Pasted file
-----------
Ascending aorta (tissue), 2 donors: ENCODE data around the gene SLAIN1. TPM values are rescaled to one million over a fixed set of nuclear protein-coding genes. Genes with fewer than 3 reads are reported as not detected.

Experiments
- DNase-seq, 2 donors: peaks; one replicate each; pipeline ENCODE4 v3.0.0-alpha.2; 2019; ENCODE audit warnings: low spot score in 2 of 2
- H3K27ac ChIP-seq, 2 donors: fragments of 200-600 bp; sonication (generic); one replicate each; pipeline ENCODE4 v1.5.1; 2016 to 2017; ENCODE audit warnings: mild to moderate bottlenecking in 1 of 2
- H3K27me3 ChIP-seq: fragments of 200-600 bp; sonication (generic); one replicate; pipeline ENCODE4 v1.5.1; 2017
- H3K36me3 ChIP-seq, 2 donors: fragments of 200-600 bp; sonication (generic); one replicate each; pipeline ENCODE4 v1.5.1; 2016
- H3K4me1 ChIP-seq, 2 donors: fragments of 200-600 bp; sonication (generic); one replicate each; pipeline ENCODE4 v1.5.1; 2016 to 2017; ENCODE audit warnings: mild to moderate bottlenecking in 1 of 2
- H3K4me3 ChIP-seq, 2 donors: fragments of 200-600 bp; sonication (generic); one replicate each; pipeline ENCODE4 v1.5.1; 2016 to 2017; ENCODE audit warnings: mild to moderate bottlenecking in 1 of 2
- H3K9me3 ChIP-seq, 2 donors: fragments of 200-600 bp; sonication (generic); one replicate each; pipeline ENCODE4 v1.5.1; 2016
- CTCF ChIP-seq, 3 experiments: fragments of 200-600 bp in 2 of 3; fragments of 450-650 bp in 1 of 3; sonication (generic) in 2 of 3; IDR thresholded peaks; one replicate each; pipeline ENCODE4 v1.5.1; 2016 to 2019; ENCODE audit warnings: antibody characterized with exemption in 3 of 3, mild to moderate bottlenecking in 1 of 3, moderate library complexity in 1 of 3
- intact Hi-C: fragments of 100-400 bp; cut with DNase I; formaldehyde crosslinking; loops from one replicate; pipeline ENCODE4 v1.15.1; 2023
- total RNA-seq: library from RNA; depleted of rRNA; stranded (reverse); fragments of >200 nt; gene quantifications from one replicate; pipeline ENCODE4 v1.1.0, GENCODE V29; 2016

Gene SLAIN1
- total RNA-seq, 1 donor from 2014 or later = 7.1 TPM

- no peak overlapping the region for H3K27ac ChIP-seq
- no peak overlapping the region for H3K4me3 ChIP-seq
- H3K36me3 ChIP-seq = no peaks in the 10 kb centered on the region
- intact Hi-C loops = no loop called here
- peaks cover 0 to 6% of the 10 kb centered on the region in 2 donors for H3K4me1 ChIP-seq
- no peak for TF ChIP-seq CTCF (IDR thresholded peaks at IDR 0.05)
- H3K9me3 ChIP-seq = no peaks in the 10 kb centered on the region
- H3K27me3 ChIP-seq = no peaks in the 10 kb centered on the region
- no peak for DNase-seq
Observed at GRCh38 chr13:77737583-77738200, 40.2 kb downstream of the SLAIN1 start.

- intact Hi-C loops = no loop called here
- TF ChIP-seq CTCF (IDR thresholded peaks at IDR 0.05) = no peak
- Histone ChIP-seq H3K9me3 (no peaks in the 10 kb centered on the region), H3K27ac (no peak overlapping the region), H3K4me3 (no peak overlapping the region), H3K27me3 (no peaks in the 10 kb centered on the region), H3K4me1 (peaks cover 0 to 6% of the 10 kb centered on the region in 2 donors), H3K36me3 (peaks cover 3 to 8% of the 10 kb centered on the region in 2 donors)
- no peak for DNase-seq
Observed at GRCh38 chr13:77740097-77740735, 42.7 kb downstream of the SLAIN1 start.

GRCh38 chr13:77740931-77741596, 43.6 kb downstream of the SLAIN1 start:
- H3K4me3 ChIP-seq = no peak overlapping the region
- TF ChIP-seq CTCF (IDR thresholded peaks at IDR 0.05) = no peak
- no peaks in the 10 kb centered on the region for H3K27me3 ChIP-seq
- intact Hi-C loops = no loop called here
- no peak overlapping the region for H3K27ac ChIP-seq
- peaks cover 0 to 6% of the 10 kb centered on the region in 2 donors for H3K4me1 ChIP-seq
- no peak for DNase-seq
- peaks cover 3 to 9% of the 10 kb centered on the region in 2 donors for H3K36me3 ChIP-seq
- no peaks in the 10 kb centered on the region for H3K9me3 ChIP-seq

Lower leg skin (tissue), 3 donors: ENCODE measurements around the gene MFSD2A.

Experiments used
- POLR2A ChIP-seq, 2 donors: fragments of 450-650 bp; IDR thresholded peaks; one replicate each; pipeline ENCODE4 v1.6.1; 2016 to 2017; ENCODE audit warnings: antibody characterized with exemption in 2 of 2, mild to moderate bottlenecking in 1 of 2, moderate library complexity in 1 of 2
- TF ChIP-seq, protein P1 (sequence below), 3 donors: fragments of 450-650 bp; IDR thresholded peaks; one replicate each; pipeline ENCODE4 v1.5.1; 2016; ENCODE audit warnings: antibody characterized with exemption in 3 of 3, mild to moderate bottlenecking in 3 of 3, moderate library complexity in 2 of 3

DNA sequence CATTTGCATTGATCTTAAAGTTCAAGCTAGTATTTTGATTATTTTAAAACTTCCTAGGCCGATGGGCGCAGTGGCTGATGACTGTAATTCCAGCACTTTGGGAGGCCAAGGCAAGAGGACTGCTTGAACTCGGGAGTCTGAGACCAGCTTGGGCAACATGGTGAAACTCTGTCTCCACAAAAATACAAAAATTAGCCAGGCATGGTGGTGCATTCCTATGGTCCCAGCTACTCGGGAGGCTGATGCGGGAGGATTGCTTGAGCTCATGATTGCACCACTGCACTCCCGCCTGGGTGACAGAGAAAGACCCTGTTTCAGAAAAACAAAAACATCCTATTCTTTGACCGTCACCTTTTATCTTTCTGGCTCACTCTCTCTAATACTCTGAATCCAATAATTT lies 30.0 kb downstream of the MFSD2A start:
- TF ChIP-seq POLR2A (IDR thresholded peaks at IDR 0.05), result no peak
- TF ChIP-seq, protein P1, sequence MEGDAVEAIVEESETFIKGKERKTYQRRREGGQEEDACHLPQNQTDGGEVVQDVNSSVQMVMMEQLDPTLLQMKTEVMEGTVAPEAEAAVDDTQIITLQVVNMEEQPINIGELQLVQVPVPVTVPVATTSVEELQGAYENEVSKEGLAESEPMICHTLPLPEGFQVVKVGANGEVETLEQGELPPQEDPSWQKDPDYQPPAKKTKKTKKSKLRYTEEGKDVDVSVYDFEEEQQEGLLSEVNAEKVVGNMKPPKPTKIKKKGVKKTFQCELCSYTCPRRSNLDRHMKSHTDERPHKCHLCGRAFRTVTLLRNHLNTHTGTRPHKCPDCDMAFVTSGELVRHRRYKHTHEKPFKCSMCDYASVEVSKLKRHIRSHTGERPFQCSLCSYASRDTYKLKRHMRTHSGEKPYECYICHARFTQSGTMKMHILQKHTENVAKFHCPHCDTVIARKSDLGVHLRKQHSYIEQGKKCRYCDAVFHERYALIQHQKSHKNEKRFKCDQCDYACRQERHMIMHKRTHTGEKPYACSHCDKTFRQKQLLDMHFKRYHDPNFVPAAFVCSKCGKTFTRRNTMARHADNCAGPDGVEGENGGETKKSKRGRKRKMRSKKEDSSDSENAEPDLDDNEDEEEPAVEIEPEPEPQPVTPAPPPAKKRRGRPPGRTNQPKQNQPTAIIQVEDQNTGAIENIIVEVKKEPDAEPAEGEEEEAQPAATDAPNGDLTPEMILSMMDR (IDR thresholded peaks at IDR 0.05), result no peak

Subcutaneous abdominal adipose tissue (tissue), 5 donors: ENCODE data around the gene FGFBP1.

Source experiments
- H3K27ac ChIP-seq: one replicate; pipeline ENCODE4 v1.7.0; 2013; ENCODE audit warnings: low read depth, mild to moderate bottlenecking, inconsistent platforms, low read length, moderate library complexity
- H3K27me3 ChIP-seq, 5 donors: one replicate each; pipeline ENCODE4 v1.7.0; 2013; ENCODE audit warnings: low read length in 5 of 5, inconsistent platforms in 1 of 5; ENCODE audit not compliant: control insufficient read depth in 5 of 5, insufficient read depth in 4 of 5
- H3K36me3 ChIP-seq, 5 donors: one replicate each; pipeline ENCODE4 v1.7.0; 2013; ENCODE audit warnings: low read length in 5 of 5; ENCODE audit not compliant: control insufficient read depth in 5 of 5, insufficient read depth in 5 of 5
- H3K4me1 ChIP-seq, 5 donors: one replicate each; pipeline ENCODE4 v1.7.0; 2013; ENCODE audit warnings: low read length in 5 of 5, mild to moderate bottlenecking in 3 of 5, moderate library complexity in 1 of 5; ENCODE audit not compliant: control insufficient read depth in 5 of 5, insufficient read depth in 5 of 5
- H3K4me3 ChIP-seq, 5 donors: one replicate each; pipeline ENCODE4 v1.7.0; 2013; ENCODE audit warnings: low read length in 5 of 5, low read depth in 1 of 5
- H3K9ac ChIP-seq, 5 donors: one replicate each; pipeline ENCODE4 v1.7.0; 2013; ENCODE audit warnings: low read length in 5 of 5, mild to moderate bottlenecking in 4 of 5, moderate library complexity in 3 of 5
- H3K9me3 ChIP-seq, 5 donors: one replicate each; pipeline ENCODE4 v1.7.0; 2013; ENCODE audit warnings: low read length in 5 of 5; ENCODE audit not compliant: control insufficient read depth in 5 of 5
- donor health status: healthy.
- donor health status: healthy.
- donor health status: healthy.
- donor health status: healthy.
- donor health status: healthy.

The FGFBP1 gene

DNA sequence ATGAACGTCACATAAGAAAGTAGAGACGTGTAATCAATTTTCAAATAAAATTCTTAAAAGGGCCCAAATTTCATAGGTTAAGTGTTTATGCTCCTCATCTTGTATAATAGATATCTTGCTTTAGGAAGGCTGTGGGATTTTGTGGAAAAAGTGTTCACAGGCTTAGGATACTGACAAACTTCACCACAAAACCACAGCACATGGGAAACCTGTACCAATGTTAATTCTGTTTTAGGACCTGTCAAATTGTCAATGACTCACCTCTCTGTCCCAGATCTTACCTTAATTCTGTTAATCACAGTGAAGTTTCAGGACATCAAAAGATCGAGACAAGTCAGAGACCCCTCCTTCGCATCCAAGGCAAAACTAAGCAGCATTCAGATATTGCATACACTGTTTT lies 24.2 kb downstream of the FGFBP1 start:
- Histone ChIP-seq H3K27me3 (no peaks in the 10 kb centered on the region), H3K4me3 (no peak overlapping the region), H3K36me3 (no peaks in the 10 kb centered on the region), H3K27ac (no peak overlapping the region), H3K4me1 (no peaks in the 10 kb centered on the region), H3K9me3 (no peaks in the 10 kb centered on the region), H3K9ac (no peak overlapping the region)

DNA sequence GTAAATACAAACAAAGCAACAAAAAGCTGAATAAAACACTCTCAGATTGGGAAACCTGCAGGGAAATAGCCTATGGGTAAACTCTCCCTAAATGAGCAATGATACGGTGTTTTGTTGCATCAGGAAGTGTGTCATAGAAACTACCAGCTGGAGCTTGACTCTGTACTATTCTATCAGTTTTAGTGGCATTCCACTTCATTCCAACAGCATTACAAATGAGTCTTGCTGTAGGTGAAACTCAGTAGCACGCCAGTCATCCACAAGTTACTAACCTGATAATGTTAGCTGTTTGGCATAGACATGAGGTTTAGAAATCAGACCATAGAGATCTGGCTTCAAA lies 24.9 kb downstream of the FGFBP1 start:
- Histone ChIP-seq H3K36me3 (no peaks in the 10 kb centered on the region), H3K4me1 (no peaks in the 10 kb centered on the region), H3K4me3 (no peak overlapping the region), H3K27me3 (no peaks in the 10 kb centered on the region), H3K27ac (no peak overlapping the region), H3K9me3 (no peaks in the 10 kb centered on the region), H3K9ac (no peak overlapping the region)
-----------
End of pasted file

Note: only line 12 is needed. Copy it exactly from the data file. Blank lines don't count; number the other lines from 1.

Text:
- total RNA-seq: library from RNA; depleted of rRNA; stranded (reverse); fragments of >200 nt; gene quantifications from one replicate; pipeline ENCODE4 v1.1.0, GENCODE V29; 2016